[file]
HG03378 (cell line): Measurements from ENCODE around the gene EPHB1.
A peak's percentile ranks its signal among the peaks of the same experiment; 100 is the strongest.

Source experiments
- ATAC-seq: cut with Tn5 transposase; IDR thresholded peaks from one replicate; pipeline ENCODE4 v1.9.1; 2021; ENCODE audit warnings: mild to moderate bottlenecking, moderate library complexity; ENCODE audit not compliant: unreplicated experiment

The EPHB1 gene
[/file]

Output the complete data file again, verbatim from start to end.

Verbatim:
HG03378 (cell line): Measurements from ENCODE around the gene EPHB1.
A peak's percentile ranks its signal among the peaks of the same experiment; 100 is the strongest.

Source experiments
- ATAC-seq: cut with Tn5 transposase; IDR thresholded peaks from one replicate; pipeline ENCODE4 v1.9.1; 2021; ENCODE audit warnings: mild to moderate bottlenecking, moderate library complexity; ENCODE audit not compliant: unreplicated experiment

The EPHB1 gene